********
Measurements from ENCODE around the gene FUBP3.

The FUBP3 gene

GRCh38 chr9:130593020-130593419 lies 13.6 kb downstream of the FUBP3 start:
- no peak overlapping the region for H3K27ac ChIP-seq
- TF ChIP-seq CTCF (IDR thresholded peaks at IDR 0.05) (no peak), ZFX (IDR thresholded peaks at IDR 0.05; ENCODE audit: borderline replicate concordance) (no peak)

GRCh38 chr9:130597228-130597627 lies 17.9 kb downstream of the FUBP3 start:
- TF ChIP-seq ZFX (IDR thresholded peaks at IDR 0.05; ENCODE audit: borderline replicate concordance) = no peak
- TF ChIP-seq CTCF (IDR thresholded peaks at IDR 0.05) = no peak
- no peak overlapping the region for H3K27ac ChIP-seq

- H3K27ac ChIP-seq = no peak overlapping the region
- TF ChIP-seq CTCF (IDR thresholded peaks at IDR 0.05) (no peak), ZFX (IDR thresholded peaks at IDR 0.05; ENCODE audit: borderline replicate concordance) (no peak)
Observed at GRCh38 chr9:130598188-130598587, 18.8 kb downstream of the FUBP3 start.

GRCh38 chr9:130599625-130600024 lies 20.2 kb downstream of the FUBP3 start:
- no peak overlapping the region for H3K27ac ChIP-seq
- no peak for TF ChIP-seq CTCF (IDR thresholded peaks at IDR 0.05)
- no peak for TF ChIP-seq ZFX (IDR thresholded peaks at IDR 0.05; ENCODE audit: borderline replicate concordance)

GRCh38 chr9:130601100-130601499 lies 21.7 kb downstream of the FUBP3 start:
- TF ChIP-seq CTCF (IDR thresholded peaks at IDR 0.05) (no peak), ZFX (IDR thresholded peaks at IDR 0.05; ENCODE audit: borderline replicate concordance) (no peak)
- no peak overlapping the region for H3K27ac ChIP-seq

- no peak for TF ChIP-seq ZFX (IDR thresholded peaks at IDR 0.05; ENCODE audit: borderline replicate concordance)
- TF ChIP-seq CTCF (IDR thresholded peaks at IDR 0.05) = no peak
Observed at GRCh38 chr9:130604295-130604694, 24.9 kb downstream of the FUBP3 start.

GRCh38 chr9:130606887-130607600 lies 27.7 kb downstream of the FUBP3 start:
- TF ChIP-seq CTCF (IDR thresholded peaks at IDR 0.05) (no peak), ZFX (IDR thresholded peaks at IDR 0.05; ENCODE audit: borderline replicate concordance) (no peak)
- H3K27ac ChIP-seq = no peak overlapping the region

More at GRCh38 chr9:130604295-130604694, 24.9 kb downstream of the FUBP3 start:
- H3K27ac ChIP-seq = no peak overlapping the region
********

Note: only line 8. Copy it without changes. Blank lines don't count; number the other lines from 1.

- TF ChIP-seq CTCF (IDR thresholded peaks at IDR 0.05) = no peak